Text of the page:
What started as a seemingly innocent looking pingback on one of my articles on pay-per-click advertising quickly turned into the discovery that someone had violated my copyright! They had stolen my entire article without giving me any credit at all. There was no mention of an author or of my blog. I honestly felt that I had been robbed. A quick search of the Internet presented me with lots of horror stories from other people who have encountered the same problem. I also found a site dedicated to stopping plagiarism including steps for contacting the copyright infringer and notifying their host. Of course, a quick whois lookup for contact information was futile. I posted a comment on their plagiarized version of my article notifying them that I was aware of the theft and to immediately remove it but of course it was ignored. So what do I do? Do I pursue it?
In between muttering to myself and diligently researching online, I started to question if it was worth my time and energy to pursue it further. My next step was to vent on Twitter and Facebook to see if anyone I correspond with could add words of wisdom. The replies included “think of it as a form of flattery” and a suggestion to use “Blog-Protector”, a WordPress plug-in that disables right click and selection of text.
Since I wasn’t feeling very flattered, I immediately installed the Blog-Protector plug-in. It works as advertised. I couldn’t even copy and paste from my own site. As I became increasingly frustrated, Kimberly Castleberry (@AskKim for those of you on Twitter) left this comment:
“I understand the problem but will caution you at the visitors you will lose by disabling ALL right click functionality. There are a LOT of readers that use right click for things like bookmarking your page and they will NOT be happy”. . . “Disabling text selection is a start, but I suppose I should point out that at this point MUCH of the content scraping is happening by stealing feeds and using them to pipe content into auto-blogs. Be sure you think about this problem from all angles, I know it’s annoying and time consuming but always keep your readers first.”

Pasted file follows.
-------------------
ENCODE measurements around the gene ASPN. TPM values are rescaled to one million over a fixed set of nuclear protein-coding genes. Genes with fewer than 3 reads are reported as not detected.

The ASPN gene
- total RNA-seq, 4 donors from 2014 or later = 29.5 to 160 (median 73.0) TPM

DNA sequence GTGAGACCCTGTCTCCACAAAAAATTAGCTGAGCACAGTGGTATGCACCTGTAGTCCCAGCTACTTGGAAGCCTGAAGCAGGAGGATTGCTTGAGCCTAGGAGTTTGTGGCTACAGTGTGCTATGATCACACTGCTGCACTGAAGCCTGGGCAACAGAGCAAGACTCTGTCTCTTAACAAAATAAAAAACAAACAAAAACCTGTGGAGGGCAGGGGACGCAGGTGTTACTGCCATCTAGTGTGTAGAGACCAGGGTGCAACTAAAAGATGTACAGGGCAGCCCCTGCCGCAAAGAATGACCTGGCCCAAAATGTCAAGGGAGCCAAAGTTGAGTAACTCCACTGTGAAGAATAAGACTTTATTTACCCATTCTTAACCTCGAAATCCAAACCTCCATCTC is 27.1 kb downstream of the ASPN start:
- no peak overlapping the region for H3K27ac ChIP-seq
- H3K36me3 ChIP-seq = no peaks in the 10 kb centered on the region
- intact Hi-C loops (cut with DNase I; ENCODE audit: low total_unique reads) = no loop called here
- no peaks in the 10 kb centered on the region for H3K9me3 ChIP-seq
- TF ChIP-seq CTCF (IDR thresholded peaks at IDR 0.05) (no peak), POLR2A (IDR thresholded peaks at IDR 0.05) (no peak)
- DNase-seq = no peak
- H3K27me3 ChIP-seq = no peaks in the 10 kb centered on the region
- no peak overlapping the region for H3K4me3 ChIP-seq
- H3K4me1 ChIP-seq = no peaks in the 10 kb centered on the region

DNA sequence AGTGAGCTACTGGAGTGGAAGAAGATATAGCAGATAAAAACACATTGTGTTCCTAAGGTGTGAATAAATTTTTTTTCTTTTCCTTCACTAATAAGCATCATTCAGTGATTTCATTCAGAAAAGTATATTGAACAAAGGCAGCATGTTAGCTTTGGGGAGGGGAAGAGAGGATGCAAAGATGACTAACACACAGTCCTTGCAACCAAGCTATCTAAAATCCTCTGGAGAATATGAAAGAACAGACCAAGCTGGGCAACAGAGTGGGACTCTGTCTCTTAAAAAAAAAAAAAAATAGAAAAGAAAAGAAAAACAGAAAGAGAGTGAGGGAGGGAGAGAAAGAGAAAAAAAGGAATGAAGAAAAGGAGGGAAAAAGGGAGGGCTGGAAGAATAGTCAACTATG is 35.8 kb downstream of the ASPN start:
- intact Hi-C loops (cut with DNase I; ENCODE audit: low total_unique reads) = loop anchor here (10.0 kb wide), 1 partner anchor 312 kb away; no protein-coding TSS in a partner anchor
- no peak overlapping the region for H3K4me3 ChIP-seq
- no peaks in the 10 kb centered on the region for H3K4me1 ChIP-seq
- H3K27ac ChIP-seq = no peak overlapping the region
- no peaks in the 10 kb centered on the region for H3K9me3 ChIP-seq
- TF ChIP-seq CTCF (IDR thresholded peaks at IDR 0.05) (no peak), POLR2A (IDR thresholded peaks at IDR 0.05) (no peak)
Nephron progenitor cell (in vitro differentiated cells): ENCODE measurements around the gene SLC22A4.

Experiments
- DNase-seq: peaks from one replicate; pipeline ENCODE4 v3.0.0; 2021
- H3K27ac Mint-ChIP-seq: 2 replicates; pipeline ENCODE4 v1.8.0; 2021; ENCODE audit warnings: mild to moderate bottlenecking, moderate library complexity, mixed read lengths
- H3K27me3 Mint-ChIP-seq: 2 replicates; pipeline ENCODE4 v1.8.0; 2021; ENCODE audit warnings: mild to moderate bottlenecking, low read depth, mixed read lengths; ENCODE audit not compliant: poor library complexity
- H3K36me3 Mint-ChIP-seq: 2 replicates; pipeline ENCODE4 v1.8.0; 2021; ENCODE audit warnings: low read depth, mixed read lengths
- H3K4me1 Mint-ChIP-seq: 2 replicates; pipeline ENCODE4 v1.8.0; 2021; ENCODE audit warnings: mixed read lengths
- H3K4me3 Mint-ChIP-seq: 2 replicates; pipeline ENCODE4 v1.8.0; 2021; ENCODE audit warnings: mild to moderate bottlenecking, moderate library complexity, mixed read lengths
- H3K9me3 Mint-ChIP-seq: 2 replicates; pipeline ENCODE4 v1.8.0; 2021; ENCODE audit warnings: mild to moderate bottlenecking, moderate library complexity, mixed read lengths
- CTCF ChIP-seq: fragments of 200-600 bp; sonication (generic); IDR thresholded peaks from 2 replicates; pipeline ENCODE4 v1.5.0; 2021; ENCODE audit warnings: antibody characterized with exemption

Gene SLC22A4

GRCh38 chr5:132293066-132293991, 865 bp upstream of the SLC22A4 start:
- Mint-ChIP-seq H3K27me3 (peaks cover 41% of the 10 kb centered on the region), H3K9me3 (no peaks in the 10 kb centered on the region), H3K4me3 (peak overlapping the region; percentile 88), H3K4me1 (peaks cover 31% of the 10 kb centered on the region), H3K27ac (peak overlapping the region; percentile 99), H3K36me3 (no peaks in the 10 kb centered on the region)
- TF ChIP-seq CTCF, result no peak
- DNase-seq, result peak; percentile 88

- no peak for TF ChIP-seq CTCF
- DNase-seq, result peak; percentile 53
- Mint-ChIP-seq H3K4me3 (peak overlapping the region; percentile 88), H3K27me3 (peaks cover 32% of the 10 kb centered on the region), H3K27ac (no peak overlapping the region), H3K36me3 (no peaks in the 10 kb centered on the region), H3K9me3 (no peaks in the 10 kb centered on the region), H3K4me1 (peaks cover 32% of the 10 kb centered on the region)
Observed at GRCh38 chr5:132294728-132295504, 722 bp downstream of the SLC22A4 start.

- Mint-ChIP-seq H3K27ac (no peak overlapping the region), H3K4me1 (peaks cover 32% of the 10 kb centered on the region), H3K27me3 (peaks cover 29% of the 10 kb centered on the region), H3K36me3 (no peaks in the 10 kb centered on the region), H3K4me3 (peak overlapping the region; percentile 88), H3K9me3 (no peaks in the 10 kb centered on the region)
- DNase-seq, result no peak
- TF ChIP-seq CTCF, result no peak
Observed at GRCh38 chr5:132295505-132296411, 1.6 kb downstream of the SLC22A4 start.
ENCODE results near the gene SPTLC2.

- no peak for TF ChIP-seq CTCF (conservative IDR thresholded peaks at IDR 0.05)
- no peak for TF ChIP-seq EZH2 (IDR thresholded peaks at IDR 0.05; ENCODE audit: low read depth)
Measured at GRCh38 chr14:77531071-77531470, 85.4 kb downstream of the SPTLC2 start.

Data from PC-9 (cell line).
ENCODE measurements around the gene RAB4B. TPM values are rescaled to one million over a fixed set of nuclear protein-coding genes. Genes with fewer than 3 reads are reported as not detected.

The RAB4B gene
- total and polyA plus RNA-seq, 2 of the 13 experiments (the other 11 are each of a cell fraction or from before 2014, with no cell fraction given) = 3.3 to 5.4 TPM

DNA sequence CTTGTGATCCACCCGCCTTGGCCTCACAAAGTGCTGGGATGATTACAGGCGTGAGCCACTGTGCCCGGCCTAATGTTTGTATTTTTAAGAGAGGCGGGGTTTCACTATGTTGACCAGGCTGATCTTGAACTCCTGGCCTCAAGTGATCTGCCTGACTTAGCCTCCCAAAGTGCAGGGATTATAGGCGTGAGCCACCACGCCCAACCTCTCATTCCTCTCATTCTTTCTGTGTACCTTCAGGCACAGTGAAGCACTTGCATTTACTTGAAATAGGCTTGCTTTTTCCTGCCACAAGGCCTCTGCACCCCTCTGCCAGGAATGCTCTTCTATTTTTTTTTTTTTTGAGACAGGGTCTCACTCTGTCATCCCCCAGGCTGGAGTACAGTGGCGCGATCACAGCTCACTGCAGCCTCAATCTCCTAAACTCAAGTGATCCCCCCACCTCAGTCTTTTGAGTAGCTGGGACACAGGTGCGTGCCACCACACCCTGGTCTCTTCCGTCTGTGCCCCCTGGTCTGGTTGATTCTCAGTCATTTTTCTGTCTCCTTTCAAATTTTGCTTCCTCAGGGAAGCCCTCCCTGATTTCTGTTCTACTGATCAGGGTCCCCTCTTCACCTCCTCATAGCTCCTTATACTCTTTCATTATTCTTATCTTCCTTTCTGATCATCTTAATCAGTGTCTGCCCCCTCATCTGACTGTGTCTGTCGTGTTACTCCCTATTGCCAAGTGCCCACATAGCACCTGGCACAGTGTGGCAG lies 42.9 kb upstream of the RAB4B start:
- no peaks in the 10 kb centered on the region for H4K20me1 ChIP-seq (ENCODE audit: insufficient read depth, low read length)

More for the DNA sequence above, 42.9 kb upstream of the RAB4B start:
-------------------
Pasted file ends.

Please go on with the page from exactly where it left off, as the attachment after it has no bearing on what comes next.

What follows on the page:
I’ve been following Kim for a while and I do count her as a valued resource. Since Blog-Protector was frustrating me on my own site and since I personally copy and paste a lot (into personal documents, with the originating URL to keep as a reference), I decided that I would rather risk being plagiarized again than lose a single reader. After all, my main purpose for blogging is to be a resource for entrepreneurs and small business owners. Why wouldn’t I want my readers to copy and paste?
It got me thinking. Do plugins like Blog-Protector stop the bad guys or just other people like you and me? What’s this “content scraping” and piping content into “auto-blogs” that Kim was talking about? Turns out that there are WordPress plugins that you can buy to scrape content and automatically feed it into blogs. That’s exactly how my content was stolen! The combination of content scraping and auto-blogs make powerful affiliate marketing blogs. The blog that my stolen post landed on is riddled with Google AdSense ads – probably making someone somewhere money.
So, personally, I’m going to concentrate on blogging and the needs of my readers. If I end up having my content stolen again (which I can pretty much expect will happen) I will mutter to myself again and rant and rave to anyone who’ll listen. They say that the Internet is the new Wild-Wild-West. I guess I’ll just have to put up with a few robbers.
What are your thoughts? Have you had your content plagiarized? What did you do? Did you spend the time to try to get it taken down? Were you successful? Do you use Blog-Protector or a plug-in like it? Maybe you can convince me to fight the copyright infringers.